All men and women of early Hampton attended strictly to their religious observances. In the meeting house every detail was arranged: All the men to sett at the west end and all the women to sett at the east end and the devotion to be at the greet poest that is betwin the two windos.
Margaret Cole Dow sat by ould mistris husse her dafter husse goody swaine goody pebody goody brown mistris stanyen Mary Perkinges. Bro Page and Bro: Dow were the committee to negotiate for the services of Rev Seaborn Cotton after the resignation of Rev. Wheelwright.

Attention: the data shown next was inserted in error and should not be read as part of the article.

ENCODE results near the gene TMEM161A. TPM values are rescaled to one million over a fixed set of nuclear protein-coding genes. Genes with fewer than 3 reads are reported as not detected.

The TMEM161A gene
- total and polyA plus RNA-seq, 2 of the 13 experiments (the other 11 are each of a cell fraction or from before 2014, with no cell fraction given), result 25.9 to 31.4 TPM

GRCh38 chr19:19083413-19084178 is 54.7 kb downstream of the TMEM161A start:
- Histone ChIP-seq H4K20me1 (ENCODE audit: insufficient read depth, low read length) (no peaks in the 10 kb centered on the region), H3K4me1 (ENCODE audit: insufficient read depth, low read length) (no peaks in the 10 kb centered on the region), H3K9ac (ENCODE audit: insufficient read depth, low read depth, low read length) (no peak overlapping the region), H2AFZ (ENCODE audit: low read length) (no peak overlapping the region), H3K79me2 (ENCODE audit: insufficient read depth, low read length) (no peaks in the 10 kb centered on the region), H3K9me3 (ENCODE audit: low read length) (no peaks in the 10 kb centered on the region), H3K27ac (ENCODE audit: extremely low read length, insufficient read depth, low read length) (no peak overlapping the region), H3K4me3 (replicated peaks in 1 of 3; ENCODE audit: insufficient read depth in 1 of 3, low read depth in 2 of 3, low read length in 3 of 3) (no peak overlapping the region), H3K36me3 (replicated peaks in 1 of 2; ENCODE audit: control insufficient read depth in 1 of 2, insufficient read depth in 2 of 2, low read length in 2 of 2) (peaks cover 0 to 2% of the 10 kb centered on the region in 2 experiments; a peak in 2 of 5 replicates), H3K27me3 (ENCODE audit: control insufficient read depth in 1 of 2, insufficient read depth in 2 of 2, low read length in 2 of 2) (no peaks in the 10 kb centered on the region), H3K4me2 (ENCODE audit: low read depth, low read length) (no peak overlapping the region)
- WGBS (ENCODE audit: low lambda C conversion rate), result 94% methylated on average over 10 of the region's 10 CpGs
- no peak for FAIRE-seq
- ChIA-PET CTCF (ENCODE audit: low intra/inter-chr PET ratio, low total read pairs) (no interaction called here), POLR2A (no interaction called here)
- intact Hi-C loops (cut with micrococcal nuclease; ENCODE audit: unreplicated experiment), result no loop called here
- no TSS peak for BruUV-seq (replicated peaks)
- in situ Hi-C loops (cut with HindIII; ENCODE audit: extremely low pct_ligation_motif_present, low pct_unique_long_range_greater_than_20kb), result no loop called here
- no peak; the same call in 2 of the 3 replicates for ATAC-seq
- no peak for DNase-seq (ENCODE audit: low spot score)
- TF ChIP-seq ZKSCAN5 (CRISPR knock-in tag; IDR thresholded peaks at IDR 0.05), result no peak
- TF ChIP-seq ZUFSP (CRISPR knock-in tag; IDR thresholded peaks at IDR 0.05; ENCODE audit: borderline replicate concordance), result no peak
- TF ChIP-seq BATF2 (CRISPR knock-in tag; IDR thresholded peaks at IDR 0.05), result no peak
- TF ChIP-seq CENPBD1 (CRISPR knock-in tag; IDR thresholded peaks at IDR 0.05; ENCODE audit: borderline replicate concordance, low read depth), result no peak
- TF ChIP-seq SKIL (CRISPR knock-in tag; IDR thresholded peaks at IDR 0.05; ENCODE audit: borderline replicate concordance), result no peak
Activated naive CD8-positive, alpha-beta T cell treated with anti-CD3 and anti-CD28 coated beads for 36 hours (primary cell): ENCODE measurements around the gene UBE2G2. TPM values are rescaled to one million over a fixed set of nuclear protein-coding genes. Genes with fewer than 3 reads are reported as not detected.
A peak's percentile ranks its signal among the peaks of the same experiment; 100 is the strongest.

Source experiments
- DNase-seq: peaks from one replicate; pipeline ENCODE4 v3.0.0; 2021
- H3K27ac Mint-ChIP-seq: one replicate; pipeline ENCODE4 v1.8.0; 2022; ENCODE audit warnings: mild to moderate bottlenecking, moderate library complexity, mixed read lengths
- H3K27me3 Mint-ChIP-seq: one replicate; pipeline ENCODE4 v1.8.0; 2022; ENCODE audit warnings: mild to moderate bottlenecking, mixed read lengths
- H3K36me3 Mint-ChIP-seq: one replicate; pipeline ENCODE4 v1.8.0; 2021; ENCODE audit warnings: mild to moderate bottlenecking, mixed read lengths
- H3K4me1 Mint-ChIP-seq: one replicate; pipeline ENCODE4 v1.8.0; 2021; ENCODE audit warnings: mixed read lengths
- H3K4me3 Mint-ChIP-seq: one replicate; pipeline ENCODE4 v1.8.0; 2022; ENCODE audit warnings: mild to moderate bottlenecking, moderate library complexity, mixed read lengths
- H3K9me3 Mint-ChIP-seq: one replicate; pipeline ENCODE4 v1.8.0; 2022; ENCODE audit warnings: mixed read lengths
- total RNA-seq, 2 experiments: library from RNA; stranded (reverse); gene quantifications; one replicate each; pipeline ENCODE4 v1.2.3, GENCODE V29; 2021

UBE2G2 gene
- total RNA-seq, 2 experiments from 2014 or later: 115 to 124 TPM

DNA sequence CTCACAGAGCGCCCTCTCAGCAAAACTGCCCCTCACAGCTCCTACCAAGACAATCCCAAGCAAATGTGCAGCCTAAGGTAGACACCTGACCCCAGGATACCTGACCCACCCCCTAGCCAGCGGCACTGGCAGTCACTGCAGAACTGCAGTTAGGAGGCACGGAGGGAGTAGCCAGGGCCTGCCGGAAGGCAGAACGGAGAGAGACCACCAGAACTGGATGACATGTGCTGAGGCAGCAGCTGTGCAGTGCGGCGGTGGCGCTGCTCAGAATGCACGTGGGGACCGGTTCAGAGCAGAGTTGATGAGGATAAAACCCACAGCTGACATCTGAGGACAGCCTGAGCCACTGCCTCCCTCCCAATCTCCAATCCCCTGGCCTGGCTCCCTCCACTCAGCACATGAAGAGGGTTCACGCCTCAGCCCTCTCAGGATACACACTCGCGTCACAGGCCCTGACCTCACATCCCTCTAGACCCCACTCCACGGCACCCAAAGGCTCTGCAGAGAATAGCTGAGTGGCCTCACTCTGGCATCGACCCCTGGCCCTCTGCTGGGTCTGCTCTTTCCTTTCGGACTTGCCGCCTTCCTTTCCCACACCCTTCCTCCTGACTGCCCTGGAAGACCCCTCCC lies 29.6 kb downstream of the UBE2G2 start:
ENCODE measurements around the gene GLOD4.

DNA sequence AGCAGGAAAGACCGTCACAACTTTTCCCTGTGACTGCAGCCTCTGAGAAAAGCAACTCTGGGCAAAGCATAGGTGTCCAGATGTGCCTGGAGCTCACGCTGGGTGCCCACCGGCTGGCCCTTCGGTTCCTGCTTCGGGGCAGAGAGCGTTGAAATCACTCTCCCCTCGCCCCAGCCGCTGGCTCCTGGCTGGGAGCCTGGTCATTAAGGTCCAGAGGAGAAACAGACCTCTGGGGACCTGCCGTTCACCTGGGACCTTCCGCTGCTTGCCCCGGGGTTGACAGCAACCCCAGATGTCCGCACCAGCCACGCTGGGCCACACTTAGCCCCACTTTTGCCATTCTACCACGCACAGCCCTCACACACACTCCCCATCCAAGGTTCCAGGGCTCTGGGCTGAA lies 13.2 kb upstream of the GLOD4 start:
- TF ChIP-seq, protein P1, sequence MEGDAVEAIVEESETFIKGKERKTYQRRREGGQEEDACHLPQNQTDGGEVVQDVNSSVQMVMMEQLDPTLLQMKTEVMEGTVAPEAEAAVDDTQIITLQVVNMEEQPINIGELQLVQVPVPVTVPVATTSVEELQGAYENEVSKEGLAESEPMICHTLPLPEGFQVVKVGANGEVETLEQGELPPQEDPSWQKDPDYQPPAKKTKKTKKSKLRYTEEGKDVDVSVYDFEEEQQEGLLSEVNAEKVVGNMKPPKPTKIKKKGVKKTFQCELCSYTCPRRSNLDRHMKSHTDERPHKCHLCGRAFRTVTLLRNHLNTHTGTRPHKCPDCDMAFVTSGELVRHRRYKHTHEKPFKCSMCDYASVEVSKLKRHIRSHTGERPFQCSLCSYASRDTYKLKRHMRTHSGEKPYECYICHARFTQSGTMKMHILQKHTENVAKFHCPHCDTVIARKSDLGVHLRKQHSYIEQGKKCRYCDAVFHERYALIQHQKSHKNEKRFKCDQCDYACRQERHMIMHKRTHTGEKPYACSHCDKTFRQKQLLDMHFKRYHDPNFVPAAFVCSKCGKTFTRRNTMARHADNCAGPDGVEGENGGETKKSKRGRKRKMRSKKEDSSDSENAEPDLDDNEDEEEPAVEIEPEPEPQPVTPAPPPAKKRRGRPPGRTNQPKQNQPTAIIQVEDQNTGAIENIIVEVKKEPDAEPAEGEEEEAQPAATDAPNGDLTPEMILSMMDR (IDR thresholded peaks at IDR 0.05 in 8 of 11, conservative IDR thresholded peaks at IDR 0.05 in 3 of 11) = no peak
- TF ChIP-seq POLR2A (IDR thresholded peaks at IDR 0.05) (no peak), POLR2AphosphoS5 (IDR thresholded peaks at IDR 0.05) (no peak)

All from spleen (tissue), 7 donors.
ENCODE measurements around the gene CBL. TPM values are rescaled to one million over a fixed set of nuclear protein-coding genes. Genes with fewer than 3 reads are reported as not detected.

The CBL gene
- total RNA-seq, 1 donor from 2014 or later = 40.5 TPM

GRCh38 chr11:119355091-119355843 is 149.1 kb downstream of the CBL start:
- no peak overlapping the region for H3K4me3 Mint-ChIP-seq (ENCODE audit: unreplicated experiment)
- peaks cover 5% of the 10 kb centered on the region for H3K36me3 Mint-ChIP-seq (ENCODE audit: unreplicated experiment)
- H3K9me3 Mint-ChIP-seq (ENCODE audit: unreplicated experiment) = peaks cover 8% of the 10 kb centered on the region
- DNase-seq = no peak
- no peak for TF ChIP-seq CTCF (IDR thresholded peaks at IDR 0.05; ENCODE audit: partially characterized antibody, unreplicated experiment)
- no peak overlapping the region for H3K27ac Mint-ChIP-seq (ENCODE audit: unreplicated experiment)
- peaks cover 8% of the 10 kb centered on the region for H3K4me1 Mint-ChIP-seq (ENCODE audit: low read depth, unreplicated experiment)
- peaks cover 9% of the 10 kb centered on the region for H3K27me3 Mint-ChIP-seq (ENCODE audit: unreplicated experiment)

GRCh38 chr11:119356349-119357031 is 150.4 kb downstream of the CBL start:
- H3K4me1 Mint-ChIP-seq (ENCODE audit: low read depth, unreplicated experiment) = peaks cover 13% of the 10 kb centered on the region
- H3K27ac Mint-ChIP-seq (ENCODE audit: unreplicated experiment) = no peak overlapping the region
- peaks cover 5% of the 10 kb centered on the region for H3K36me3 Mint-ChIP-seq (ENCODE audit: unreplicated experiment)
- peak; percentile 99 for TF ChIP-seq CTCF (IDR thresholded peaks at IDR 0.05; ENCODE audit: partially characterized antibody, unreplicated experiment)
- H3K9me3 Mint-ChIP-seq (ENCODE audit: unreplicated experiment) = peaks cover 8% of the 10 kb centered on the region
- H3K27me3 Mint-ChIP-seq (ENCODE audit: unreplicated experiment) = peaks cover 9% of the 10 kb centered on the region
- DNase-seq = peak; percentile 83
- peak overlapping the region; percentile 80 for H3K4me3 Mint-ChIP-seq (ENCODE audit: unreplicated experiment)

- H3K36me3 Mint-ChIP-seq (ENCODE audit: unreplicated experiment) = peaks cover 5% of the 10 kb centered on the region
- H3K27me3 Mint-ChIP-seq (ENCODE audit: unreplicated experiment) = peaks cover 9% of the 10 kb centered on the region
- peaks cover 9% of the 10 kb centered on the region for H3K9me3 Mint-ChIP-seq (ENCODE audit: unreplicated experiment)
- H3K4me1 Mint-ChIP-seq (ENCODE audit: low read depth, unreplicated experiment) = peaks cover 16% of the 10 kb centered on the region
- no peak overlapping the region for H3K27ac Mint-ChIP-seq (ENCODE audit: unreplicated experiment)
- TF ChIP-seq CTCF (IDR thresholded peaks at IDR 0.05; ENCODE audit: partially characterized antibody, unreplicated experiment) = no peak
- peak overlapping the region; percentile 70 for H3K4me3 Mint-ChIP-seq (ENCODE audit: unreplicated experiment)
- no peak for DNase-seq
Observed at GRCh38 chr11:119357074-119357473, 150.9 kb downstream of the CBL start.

Henry's will was witnessed by Robert Page and Samuel Dalton.
Henry Dow, Jr.'s Timeline
October 5, 1605
Runham, Norfolk, England
October 6, 1605
Runham Parish, Co. Norfolk, England
October 6, 1606
Runham, Norfolk, England
October 6, 1606
Runham, Yarmouth, Norfolk, England
February 11, 1631
Ormsby, Co. Norfolk, England
December 27, 1631
Ormsby, Norfolk, United Kingdom
January 3, 1634
Ormsby, Norfolk, England, (Present UK)
Landed in Boston
Watertown, , Middlesex, Massachusetts, USA,